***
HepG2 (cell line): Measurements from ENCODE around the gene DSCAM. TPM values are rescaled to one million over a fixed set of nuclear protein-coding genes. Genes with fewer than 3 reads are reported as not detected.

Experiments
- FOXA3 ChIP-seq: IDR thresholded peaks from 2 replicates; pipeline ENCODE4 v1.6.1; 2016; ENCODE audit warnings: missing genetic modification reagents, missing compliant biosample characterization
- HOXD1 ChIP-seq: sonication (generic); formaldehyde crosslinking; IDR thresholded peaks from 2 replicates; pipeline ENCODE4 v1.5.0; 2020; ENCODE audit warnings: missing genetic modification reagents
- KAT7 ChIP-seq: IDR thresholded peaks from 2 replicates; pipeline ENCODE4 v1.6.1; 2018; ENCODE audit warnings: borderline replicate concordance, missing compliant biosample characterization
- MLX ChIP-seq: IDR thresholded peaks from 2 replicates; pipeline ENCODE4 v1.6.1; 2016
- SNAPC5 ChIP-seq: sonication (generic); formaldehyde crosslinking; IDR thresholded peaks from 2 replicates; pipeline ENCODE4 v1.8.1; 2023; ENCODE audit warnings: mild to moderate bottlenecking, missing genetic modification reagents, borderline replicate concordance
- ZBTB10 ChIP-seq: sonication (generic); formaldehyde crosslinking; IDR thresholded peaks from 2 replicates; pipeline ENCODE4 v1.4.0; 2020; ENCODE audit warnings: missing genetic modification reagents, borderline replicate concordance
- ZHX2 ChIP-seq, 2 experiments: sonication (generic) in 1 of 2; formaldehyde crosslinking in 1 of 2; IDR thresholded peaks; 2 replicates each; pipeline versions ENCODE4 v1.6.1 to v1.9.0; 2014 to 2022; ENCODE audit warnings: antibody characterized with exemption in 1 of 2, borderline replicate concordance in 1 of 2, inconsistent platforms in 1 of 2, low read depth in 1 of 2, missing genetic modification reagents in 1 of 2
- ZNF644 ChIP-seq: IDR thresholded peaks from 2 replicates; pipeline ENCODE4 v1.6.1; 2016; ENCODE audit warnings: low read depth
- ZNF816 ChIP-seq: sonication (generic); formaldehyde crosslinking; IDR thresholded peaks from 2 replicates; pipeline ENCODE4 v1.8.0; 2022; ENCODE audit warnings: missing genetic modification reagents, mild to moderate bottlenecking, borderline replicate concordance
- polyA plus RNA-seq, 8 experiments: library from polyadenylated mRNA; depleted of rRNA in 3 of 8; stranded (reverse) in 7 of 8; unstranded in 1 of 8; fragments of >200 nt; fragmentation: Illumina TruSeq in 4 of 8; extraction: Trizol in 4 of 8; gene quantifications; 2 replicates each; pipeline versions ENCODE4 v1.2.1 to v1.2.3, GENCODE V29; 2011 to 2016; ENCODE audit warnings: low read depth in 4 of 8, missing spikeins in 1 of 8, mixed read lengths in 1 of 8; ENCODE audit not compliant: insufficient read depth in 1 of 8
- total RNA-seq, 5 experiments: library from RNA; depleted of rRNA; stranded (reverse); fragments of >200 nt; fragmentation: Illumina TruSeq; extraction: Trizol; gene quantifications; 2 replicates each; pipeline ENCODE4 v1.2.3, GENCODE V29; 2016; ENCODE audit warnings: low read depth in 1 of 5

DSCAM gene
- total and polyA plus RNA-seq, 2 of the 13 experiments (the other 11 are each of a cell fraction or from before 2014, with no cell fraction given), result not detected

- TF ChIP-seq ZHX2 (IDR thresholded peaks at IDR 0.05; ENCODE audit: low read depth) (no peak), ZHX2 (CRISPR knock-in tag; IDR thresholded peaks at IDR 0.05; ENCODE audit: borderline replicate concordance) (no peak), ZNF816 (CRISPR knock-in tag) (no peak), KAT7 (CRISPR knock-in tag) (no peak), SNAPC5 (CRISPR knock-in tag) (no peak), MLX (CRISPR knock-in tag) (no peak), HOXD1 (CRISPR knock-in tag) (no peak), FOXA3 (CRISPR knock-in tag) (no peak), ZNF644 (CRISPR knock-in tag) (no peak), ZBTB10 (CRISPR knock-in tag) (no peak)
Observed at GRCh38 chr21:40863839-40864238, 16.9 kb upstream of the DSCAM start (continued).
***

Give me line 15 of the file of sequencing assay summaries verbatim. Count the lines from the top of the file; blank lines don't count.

- total and polyA plus RNA-seq, 2 of the 13 experiments (the other 11 are each of a cell fraction or from before 2014, with no cell fraction given), result not detected